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Are interactive audiences the future of storytelling?

Malu Rocha hears out the producer of Black Mirror: Bandersnatch as he reveals the challenges of creating Netflix’s first adult interactive film

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Image Credit: Netflix

You don’t often hear people saying, “which ending did you get?” after watching a film. Black Mirror: Bandersnatch changed that.

Bandersnatch is an interactive film set in 1984 about young videogame programmer Stefan (Fionn Whitehead) who descends into madness as he attempts to adapt a build-your-own-adventure novel into a videogame. If you haven’t seen it yet and want to experience multiple pathways, sitting-on-the-edge-of-your-seat drama and mind-boggling confrontations about free will, be sure to set aside at least five hours of your day to do so. The journey may be long, but I assure you it’ll be a very rewarding (acid) trip.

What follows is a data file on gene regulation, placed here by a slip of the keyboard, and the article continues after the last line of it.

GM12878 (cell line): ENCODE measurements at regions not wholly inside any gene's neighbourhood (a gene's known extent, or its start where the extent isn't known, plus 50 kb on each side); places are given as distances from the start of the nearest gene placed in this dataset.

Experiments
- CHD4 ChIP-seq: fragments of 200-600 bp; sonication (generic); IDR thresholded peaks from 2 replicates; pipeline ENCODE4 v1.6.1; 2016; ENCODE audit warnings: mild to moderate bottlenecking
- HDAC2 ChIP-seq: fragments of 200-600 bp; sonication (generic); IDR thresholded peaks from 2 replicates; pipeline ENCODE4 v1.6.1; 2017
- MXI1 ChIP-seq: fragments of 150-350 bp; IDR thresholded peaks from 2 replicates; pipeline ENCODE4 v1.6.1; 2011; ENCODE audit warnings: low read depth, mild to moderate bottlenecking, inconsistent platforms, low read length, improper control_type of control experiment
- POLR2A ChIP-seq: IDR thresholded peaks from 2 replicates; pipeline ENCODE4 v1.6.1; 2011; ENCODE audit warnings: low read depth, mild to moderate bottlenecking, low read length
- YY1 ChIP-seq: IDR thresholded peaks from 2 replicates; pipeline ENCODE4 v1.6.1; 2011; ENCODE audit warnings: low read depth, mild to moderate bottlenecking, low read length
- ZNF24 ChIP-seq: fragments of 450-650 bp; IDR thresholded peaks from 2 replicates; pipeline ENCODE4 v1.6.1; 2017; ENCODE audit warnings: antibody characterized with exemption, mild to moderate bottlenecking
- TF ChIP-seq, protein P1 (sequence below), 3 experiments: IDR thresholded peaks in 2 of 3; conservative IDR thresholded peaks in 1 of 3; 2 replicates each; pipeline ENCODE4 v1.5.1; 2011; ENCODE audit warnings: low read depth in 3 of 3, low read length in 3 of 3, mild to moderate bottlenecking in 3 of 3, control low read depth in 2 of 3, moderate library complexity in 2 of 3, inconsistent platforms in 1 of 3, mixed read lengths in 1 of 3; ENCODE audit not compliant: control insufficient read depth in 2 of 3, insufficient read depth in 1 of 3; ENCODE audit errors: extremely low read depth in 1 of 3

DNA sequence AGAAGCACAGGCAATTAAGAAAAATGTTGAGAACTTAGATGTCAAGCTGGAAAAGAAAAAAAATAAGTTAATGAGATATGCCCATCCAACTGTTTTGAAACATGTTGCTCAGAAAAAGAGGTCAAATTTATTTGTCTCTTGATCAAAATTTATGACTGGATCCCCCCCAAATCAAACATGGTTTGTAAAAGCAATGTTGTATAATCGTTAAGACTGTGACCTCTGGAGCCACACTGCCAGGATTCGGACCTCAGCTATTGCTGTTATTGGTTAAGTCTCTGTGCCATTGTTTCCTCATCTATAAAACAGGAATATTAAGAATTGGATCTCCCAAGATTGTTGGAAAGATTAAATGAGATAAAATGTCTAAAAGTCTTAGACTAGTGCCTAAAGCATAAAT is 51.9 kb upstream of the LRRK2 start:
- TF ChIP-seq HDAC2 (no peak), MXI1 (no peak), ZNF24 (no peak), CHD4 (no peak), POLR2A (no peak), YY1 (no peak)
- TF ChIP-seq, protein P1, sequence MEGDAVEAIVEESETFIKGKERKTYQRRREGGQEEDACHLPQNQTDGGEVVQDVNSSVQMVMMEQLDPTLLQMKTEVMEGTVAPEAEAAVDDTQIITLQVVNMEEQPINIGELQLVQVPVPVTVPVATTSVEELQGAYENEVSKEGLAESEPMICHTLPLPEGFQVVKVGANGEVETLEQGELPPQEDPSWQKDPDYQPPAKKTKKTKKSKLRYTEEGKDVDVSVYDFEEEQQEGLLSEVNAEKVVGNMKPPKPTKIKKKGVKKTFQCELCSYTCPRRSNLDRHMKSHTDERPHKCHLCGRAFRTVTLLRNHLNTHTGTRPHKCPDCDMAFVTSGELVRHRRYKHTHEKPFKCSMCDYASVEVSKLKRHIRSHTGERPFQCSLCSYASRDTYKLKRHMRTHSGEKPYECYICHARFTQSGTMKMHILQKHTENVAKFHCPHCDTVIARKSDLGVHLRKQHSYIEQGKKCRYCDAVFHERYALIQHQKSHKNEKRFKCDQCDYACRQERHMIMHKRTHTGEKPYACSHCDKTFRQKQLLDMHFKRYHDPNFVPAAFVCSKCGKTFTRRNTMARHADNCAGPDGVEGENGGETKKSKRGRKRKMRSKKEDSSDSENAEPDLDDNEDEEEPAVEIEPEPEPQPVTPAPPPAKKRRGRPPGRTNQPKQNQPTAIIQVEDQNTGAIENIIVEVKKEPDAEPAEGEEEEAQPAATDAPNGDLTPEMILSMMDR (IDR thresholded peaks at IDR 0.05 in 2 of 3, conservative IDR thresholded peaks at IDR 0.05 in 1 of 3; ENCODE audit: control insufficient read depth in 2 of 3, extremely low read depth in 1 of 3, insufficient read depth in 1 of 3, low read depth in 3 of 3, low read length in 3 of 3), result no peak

In the cultural event ‘Interactive Audiences with Black Mirror: Bandersnatch’, presented by the Guild of Media Arts in collaboration with York Mediale, producers Russell McLean and Sharon Reid discussed the future of interactive storytelling. Russel started his career producing music videos for artists such as Snow Patrol, Paul McCartney, and REM. He currently works as a producer for interactive films such as Netflix’s 2018 Black Mirror: Bandersnatch, the first in its genre. Sharon Reid joins him in the conversation. She is the co-owner of two leading studios based in York (The Imaginarium Studios and Symbolism Studios) which focus on performance capture and immersive storytelling, respectively.